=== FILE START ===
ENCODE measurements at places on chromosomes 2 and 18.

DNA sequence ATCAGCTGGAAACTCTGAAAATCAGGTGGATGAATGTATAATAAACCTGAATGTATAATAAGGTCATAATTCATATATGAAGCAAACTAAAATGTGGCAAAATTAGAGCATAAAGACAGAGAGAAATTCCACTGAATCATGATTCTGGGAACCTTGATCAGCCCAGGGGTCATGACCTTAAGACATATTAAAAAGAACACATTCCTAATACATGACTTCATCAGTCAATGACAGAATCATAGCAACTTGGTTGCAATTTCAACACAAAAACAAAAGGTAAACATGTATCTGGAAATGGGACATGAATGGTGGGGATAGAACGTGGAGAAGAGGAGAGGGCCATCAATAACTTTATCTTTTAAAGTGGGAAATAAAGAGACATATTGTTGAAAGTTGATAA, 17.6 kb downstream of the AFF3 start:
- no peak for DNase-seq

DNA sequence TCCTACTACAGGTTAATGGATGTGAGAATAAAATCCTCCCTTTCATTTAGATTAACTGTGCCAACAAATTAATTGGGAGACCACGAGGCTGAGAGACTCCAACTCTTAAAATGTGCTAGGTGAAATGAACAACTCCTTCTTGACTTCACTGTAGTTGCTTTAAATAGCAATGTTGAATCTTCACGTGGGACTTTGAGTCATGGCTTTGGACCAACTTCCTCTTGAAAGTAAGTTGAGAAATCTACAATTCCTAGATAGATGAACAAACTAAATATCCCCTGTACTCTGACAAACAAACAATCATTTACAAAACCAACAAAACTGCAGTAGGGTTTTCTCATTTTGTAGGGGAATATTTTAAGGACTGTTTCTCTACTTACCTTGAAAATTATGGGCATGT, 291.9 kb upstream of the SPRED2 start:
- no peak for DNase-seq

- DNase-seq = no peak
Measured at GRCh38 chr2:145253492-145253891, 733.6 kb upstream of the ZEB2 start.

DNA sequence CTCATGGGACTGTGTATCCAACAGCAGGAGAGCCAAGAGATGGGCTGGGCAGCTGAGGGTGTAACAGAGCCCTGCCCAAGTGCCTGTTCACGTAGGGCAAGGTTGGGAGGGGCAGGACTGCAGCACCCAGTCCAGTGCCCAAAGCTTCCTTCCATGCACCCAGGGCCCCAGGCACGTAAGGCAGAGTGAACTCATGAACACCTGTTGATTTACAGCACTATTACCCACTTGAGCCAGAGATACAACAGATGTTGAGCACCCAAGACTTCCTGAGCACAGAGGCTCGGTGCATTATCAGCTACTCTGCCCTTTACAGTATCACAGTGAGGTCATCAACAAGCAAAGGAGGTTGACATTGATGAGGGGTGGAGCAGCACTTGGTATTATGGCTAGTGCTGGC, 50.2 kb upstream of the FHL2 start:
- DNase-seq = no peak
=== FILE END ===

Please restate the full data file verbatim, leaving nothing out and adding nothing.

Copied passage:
ENCODE measurements at places on chromosomes 2 and 18.

DNA sequence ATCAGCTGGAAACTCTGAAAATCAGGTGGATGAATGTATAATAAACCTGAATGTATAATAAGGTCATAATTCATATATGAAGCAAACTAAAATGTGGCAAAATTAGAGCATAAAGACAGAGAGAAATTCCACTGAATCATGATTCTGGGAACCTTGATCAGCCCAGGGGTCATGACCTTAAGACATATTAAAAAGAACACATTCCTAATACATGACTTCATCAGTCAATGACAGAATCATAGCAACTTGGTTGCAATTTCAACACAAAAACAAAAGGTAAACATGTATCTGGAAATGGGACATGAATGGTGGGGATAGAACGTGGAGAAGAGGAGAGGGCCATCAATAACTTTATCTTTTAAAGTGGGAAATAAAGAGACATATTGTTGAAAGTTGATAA, 17.6 kb downstream of the AFF3 start:
- no peak for DNase-seq

DNA sequence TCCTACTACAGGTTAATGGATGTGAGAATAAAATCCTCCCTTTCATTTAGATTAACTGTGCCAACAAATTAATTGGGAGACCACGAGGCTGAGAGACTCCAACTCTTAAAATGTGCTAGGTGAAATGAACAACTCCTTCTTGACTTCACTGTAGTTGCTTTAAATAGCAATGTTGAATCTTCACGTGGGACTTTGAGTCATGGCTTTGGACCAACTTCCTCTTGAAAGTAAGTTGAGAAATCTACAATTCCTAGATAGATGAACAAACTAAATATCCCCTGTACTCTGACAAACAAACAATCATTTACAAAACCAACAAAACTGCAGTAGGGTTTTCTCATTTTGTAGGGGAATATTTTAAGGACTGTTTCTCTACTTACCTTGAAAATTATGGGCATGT, 291.9 kb upstream of the SPRED2 start:
- no peak for DNase-seq

- DNase-seq = no peak
Measured at GRCh38 chr2:145253492-145253891, 733.6 kb upstream of the ZEB2 start.

DNA sequence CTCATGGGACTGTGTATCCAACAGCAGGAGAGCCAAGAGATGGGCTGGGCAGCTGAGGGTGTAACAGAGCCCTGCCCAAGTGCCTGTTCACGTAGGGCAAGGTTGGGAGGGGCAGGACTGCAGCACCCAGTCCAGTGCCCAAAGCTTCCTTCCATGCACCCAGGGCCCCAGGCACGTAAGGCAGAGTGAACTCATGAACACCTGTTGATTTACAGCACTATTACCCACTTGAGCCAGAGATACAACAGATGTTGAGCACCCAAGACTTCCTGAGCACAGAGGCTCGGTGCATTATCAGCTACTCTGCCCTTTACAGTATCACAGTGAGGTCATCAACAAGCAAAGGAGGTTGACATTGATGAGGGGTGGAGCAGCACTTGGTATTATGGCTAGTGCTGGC, 50.2 kb upstream of the FHL2 start:
- DNase-seq = no peak